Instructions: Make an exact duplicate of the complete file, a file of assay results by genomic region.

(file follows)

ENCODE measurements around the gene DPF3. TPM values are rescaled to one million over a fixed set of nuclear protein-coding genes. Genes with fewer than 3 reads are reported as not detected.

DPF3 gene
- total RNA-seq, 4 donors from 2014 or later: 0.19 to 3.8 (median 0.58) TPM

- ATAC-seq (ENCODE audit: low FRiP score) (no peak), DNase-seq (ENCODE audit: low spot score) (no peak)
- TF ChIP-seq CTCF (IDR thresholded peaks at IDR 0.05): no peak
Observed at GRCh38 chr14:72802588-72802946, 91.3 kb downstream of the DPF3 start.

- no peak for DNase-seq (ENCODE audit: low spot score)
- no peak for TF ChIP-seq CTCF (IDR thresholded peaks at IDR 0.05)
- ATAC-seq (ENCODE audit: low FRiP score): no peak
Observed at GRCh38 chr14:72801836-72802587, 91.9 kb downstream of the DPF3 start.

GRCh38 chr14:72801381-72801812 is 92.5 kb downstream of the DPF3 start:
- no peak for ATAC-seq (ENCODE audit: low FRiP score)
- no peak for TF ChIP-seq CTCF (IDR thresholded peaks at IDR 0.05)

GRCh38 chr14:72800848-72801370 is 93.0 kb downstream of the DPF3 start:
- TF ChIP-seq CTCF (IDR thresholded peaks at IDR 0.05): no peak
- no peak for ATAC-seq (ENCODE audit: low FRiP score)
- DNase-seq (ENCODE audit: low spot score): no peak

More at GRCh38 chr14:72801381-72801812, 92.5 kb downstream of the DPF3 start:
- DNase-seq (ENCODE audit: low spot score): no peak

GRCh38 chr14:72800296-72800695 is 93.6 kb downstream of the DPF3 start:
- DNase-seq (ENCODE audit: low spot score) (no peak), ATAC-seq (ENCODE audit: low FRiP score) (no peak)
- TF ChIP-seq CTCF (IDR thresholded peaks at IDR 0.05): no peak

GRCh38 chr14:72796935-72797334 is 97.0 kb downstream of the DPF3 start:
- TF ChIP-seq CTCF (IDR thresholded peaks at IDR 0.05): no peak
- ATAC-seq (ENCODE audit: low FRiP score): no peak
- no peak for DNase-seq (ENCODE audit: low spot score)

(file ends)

ENCODE measurements around the gene DPF3. TPM values are rescaled to one million over a fixed set of nuclear protein-coding genes. Genes with fewer than 3 reads are reported as not detected.

DPF3 gene
- total RNA-seq, 4 donors from 2014 or later: 0.19 to 3.8 (median 0.58) TPM

- ATAC-seq (ENCODE audit: low FRiP score) (no peak), DNase-seq (ENCODE audit: low spot score) (no peak)
- TF ChIP-seq CTCF (IDR thresholded peaks at IDR 0.05): no peak
Observed at GRCh38 chr14:72802588-72802946, 91.3 kb downstream of the DPF3 start.

- no peak for DNase-seq (ENCODE audit: low spot score)
- no peak for TF ChIP-seq CTCF (IDR thresholded peaks at IDR 0.05)
- ATAC-seq (ENCODE audit: low FRiP score): no peak
Observed at GRCh38 chr14:72801836-72802587, 91.9 kb downstream of the DPF3 start.

GRCh38 chr14:72801381-72801812 is 92.5 kb downstream of the DPF3 start:
- no peak for ATAC-seq (ENCODE audit: low FRiP score)
- no peak for TF ChIP-seq CTCF (IDR thresholded peaks at IDR 0.05)

GRCh38 chr14:72800848-72801370 is 93.0 kb downstream of the DPF3 start:
- TF ChIP-seq CTCF (IDR thresholded peaks at IDR 0.05): no peak
- no peak for ATAC-seq (ENCODE audit: low FRiP score)
- DNase-seq (ENCODE audit: low spot score): no peak

More at GRCh38 chr14:72801381-72801812, 92.5 kb downstream of the DPF3 start:
- DNase-seq (ENCODE audit: low spot score): no peak

GRCh38 chr14:72800296-72800695 is 93.6 kb downstream of the DPF3 start:
- DNase-seq (ENCODE audit: low spot score) (no peak), ATAC-seq (ENCODE audit: low FRiP score) (no peak)
- TF ChIP-seq CTCF (IDR thresholded peaks at IDR 0.05): no peak

GRCh38 chr14:72796935-72797334 is 97.0 kb downstream of the DPF3 start:
- TF ChIP-seq CTCF (IDR thresholded peaks at IDR 0.05): no peak
- ATAC-seq (ENCODE audit: low FRiP score): no peak
- no peak for DNase-seq (ENCODE audit: low spot score)